Back in 2003 NTT Docomo generated a lot of news on this topic. Their research paper “Unvoiced speech recognition using EMG – mime speech recognition” was the first step in trying to find a way to speak silently while the other party can hear voice. This is probably the most quoted paper on this topic.
NASA was working on this area around the same time. They referred to this approach as ‘Subvocal Speech’. While the original intention of this approach was for astronauts suits, the intention was that it could also be available for other commercial use. Also, NASA was effectively working on limited number of words using this approach (picture source).
For both the approaches above, there isn’t a lot of recent updated information. While it has been easy to recognize certain characters, it takes a lot of effort to do the whole speech. Its also a challenge to play your voice rather than a robotic voice to the other party.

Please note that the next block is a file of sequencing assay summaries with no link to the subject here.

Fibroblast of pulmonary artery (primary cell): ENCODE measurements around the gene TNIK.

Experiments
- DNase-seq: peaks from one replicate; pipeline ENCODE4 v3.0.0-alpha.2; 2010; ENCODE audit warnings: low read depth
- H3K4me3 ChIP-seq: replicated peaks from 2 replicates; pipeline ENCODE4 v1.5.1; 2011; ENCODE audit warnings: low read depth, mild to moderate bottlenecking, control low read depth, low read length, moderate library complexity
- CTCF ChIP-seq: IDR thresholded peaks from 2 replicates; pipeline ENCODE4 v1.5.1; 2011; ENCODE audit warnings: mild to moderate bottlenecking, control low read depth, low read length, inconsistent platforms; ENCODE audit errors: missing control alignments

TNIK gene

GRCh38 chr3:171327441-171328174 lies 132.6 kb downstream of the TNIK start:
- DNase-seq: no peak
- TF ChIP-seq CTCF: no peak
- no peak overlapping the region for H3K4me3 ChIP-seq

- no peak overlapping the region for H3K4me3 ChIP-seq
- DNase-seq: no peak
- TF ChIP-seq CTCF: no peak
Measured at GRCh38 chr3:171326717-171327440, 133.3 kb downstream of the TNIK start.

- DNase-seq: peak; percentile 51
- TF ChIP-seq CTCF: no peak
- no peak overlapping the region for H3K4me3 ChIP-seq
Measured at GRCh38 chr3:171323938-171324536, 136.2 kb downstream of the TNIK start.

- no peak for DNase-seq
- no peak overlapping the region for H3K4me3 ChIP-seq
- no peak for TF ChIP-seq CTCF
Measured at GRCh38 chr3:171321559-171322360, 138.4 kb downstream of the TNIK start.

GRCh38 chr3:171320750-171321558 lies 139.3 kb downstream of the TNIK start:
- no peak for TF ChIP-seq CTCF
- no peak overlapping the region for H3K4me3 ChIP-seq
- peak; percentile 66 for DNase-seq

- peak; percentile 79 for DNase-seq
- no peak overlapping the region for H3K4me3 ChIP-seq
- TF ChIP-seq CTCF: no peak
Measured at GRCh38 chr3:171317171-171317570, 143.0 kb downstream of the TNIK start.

To give a comparison of how big a challenge this is, look at the Youtube videos where they do an automatic captions generation. Even though you can understand what the person is speaking, its always a challenge for the machine. You can read more about the challenge here.
Many researchers have achieved reasonable success using cameras for lip reading (see here and here) but researchers from Google’s AI division DeepMind and the University of Oxford have used artificial intelligence to create the most accurate lip-reading software ever.
Now the challenge with smartphones for using camera for speech recognition will be high speed data connectivity and ability to see lip movement clearly. While in indoor environment this can be solved with Wi-Fi connectivity and looking at the camera, it may be a bit tricky outdoors or not looking at the camera while driving. Who knows, this may be a killer use-case for 5G.